Fleur de Sel

Note: I've noticed an increase in questions from readers recently, just as I did last year at this time. Must be the cold weather or the holidays - everybody is cooking! In order to make French Kitchen in America a bit more reader friendly, I'm beginning a randomly occurring feature that will answer reader questions. Sometimes, as below, some Real Food Expert has already answered the questions, so I'll also post a link.

How do you use fleur de sel?

High-blood pressure runs in my family so I use salt sparingly. A container of Morton's, for example, lasts for years and is usually put to work as gargle when I have a bad sore throat.

On the other hand, I love sea salt, harvested by evaporating sea water until only the salt remains. I use these coarse grains judiciously: A jar lasts forever. (I am still using a container of salt from the Camargue, a gift from Lucy a year or so ago.) It is vastly superior to regular old table salt in every way.

Fleur de sel is a type of sea salt that is hand harvested from the surface cyrstals on a salt evaporation pond. It tastes of the sea.

About four years ago, my local grocery store began stocking fleur de sel. Recently the store added a complete line of sea salts from around the world that come in a variety of colors from salmon to charcoal to white and in an equal array of textures.

One of the best essays on fleur de sel comes from David Lebovitz, perhaps best known for his chocolate and ice cream expertise and his hilarious take on life in Paris. Read it here.

I use sea salt or fleur de sel whenever table salt is called for in a recipe, but I tend to use less. The experts tell you not to use it before cooking, but I have and have not tasted any unwelcome results. But then, as I said earlier, I never use very much.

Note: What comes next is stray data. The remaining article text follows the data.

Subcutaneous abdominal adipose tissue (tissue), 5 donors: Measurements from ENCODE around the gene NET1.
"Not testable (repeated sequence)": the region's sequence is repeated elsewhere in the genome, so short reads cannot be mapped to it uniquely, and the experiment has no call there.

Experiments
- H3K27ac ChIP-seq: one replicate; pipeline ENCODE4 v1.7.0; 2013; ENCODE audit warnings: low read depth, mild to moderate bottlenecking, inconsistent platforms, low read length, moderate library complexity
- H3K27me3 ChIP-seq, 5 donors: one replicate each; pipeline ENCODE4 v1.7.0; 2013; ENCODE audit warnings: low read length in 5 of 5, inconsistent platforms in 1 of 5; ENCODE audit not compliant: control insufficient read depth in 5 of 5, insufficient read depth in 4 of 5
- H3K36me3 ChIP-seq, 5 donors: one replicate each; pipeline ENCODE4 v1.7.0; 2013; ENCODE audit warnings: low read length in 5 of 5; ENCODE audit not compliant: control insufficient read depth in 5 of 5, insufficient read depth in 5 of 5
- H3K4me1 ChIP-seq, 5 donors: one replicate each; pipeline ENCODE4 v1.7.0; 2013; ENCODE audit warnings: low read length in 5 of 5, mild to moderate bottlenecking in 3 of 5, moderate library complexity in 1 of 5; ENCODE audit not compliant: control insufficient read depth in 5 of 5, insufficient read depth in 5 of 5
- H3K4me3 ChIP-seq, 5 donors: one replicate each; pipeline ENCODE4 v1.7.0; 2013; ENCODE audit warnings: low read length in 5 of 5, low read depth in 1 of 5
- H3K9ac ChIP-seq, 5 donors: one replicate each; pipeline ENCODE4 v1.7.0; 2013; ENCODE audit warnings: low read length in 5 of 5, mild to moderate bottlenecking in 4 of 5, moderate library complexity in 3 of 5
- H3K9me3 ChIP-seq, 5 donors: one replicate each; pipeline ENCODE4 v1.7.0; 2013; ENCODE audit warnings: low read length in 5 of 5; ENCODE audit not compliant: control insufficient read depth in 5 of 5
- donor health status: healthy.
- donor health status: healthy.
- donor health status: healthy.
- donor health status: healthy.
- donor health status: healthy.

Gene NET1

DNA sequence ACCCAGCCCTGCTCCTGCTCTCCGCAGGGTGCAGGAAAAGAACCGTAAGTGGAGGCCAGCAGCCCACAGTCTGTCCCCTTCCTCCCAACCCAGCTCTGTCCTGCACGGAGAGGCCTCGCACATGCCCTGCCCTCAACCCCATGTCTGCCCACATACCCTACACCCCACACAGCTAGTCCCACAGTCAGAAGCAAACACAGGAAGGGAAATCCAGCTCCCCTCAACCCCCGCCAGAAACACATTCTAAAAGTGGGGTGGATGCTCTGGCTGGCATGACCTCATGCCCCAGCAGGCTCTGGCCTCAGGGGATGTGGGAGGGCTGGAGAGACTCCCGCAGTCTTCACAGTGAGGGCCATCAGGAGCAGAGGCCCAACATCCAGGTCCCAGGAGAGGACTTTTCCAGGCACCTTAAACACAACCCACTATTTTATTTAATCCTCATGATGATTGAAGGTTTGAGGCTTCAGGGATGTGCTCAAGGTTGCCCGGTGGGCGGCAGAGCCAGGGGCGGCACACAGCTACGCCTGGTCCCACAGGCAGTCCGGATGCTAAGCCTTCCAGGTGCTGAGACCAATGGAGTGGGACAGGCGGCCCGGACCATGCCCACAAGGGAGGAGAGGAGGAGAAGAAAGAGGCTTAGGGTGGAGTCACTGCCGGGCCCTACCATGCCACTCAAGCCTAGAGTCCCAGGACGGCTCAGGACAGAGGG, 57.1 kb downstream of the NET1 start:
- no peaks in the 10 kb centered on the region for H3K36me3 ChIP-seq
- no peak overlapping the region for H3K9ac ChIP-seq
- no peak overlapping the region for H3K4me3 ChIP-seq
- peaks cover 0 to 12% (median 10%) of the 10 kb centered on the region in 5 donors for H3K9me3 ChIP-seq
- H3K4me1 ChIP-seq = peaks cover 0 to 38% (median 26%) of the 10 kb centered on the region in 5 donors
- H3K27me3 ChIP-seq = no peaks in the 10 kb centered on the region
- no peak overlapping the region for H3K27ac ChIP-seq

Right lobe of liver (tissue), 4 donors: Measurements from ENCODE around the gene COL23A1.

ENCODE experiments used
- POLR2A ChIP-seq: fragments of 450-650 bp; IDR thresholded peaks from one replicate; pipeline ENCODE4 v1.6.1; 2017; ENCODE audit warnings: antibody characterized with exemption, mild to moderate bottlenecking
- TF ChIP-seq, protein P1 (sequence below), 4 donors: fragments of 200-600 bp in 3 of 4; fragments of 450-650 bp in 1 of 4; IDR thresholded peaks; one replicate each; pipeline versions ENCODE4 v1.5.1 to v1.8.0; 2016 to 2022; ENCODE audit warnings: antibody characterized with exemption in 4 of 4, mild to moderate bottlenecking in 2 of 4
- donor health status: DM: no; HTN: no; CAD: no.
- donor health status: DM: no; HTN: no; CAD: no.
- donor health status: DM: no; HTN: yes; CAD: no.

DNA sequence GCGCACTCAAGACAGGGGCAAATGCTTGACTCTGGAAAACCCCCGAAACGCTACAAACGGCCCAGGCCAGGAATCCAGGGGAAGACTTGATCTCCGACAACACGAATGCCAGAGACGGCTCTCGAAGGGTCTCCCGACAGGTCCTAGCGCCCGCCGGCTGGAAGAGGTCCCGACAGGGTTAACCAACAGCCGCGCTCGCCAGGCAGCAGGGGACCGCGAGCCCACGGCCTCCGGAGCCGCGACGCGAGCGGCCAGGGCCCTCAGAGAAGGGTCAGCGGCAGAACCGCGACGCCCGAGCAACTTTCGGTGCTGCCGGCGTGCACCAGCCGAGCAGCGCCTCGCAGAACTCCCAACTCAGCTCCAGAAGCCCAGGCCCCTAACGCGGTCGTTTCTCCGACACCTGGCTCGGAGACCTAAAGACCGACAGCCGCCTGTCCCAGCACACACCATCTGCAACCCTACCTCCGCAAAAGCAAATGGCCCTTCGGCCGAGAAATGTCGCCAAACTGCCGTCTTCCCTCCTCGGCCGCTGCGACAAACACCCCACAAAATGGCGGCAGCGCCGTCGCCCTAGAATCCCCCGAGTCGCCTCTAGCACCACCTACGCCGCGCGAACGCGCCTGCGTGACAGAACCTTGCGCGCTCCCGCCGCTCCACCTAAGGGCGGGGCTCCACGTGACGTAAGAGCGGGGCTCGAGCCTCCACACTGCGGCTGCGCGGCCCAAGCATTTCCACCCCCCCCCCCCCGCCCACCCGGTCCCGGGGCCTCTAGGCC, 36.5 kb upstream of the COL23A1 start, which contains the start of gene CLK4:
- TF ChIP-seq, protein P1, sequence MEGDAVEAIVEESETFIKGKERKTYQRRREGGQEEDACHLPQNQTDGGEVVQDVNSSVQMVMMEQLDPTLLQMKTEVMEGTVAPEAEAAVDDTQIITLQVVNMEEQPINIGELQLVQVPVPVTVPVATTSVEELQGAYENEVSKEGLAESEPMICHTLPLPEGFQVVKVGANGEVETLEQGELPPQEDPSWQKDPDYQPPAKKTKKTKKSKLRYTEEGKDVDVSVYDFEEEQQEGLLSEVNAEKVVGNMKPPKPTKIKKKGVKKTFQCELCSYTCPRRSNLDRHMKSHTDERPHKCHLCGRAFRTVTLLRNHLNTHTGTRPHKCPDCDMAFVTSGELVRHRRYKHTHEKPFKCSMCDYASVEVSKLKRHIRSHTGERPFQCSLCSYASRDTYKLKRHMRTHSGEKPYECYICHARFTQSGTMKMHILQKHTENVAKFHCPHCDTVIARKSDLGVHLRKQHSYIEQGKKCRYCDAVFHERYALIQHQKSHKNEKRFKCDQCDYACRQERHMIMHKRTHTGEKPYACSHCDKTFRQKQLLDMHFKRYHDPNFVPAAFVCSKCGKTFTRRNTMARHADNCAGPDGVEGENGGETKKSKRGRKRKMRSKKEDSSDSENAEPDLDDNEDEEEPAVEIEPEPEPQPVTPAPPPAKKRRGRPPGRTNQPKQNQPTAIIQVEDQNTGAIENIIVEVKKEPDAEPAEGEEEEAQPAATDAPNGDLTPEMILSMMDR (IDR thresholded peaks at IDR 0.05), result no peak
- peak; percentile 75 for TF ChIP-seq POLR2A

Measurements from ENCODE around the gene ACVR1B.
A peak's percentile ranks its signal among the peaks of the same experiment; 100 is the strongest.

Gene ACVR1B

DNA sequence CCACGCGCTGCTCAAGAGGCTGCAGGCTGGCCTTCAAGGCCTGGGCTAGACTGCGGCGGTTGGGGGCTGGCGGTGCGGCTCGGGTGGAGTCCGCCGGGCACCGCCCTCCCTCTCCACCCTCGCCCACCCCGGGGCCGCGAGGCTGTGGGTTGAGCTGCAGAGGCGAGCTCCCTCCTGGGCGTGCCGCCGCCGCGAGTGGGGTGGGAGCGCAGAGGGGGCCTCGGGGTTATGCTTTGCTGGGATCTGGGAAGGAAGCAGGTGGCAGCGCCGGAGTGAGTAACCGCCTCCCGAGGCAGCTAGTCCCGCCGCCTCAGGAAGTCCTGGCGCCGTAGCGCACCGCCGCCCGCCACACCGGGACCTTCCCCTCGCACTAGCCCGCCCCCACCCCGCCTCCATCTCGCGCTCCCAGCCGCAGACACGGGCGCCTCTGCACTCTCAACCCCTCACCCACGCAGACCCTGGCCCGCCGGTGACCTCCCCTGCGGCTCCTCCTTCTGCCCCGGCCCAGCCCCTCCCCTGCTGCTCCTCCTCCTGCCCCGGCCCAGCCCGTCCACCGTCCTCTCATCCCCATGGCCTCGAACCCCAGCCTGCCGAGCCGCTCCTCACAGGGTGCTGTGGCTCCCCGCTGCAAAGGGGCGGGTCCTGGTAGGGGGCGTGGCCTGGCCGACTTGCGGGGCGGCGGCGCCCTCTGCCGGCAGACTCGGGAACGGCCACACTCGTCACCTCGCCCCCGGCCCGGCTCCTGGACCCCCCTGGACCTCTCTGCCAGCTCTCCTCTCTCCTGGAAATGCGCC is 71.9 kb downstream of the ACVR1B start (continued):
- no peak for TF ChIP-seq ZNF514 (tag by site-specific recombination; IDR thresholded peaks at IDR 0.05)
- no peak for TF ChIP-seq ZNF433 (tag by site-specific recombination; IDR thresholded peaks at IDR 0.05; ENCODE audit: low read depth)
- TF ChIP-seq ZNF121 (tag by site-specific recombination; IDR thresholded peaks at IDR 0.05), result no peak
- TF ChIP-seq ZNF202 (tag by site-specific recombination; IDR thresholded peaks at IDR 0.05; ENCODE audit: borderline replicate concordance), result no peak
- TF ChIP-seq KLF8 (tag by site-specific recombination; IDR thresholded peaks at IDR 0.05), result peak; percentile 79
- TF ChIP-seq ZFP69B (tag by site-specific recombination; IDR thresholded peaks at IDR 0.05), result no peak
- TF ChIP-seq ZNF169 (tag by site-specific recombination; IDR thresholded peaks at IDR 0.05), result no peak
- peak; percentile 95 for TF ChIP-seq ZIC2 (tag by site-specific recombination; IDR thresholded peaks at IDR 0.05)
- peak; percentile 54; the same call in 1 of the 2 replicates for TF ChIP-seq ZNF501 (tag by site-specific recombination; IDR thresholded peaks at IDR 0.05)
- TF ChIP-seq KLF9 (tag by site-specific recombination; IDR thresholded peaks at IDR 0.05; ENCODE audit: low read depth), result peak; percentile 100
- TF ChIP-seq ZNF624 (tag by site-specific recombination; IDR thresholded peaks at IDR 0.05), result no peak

I also add it to roasted vegetables, scrambled eggs and omelets, and use it as a rub for meats, especially steaks.

You can buy fleur de sel mixed with herbes de Provence. I always use this to remove water from eggplant before making ratatouille.

The salt in the photo below is blended with basil and Parmesan cheese, which gives it an earthy, almost medicinal, flavor. I also have a bottle of fleur de sel that is blended with sea weed; I use a small amount of this when I bake salmon.

For me, it only takes a few grains. Each one is a gift for the taste buds.


Lydia said…
I too have gotten hooked on Fleur de Sel (and also the Portuguese flor de sal). I have several kinds in the kitchen -- both white and grey, and some Hawaiian red salt.
Judy said…
Hi Mimi, I too use Fleur de sel and have several kinds. I have high blood pressure so I try to watch my salt intake. It's easy with the sea salt. You can use less and get lots and lots of flavor. I mix it with lemon zest and herbs de provence depending on what I'm cooking. I've never heard of it with seaweed. I will try to find it and try it with salmon.
Kalyn said…
I was slow to discover sea salt, but I'm completely hooked on it now. What a difference, and so true that it only takes a tiny bit.
Jann said…
Oh yes, so many of us are hooked on this salt. Did you happen to see the news tonight about salt in our diets~ wish I had not seen that ~still, a little of this goes a long way!
Andrea - Under a Blue Moon said…
I love using a sprinkling of sea salt after cooking rather than trying to salt during cooking. The crystals of the sea salt impart so much more flavor with so much less sodium - a little goes a long way.